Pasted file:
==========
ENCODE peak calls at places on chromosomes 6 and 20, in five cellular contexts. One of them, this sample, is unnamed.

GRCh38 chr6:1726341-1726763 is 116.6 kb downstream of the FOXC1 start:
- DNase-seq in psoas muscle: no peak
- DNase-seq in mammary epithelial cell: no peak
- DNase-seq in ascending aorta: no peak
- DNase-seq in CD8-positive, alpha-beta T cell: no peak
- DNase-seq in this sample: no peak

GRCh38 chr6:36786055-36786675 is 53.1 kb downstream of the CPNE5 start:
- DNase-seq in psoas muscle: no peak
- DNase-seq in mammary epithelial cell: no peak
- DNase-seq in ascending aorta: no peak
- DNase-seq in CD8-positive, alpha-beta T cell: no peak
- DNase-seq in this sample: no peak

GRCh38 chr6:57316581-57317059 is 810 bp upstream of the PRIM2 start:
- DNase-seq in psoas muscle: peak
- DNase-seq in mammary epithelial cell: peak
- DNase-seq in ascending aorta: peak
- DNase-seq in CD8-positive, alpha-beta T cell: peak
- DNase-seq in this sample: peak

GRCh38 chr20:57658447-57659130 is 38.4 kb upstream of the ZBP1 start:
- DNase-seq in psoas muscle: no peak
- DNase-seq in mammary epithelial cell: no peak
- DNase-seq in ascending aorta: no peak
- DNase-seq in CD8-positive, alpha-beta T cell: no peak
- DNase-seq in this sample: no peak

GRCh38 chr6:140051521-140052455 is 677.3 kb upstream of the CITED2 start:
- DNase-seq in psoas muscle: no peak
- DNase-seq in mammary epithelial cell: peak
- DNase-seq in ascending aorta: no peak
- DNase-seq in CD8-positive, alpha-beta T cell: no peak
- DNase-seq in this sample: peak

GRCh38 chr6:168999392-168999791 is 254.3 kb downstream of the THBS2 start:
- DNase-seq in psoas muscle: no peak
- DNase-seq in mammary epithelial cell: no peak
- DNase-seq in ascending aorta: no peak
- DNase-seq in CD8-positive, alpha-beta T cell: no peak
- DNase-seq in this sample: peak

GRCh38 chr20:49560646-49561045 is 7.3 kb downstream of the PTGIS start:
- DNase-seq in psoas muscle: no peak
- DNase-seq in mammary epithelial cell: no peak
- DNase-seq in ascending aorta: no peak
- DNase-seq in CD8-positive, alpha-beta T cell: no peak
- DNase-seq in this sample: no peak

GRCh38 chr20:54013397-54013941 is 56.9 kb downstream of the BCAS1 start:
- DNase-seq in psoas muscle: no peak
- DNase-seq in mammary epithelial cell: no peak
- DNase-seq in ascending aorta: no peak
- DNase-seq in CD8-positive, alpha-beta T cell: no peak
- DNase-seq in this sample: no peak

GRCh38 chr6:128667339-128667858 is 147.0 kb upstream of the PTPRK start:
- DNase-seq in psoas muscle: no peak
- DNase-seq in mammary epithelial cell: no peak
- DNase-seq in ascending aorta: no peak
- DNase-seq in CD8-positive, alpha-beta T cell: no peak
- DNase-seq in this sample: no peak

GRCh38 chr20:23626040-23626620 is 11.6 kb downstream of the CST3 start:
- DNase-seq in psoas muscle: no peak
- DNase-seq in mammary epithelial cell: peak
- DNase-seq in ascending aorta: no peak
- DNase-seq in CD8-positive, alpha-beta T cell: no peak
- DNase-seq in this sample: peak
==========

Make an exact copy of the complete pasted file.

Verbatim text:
ENCODE peak calls at places on chromosomes 6 and 20, in five cellular contexts. One of them, this sample, is unnamed.

GRCh38 chr6:1726341-1726763 is 116.6 kb downstream of the FOXC1 start:
- DNase-seq in psoas muscle: no peak
- DNase-seq in mammary epithelial cell: no peak
- DNase-seq in ascending aorta: no peak
- DNase-seq in CD8-positive, alpha-beta T cell: no peak
- DNase-seq in this sample: no peak

GRCh38 chr6:36786055-36786675 is 53.1 kb downstream of the CPNE5 start:
- DNase-seq in psoas muscle: no peak
- DNase-seq in mammary epithelial cell: no peak
- DNase-seq in ascending aorta: no peak
- DNase-seq in CD8-positive, alpha-beta T cell: no peak
- DNase-seq in this sample: no peak

GRCh38 chr6:57316581-57317059 is 810 bp upstream of the PRIM2 start:
- DNase-seq in psoas muscle: peak
- DNase-seq in mammary epithelial cell: peak
- DNase-seq in ascending aorta: peak
- DNase-seq in CD8-positive, alpha-beta T cell: peak
- DNase-seq in this sample: peak

GRCh38 chr20:57658447-57659130 is 38.4 kb upstream of the ZBP1 start:
- DNase-seq in psoas muscle: no peak
- DNase-seq in mammary epithelial cell: no peak
- DNase-seq in ascending aorta: no peak
- DNase-seq in CD8-positive, alpha-beta T cell: no peak
- DNase-seq in this sample: no peak

GRCh38 chr6:140051521-140052455 is 677.3 kb upstream of the CITED2 start:
- DNase-seq in psoas muscle: no peak
- DNase-seq in mammary epithelial cell: peak
- DNase-seq in ascending aorta: no peak
- DNase-seq in CD8-positive, alpha-beta T cell: no peak
- DNase-seq in this sample: peak

GRCh38 chr6:168999392-168999791 is 254.3 kb downstream of the THBS2 start:
- DNase-seq in psoas muscle: no peak
- DNase-seq in mammary epithelial cell: no peak
- DNase-seq in ascending aorta: no peak
- DNase-seq in CD8-positive, alpha-beta T cell: no peak
- DNase-seq in this sample: peak

GRCh38 chr20:49560646-49561045 is 7.3 kb downstream of the PTGIS start:
- DNase-seq in psoas muscle: no peak
- DNase-seq in mammary epithelial cell: no peak
- DNase-seq in ascending aorta: no peak
- DNase-seq in CD8-positive, alpha-beta T cell: no peak
- DNase-seq in this sample: no peak

GRCh38 chr20:54013397-54013941 is 56.9 kb downstream of the BCAS1 start:
- DNase-seq in psoas muscle: no peak
- DNase-seq in mammary epithelial cell: no peak
- DNase-seq in ascending aorta: no peak
- DNase-seq in CD8-positive, alpha-beta T cell: no peak
- DNase-seq in this sample: no peak

GRCh38 chr6:128667339-128667858 is 147.0 kb upstream of the PTPRK start:
- DNase-seq in psoas muscle: no peak
- DNase-seq in mammary epithelial cell: no peak
- DNase-seq in ascending aorta: no peak
- DNase-seq in CD8-positive, alpha-beta T cell: no peak
- DNase-seq in this sample: no peak

GRCh38 chr20:23626040-23626620 is 11.6 kb downstream of the CST3 start:
- DNase-seq in psoas muscle: no peak
- DNase-seq in mammary epithelial cell: peak
- DNase-seq in ascending aorta: no peak
- DNase-seq in CD8-positive, alpha-beta T cell: no peak
- DNase-seq in this sample: peak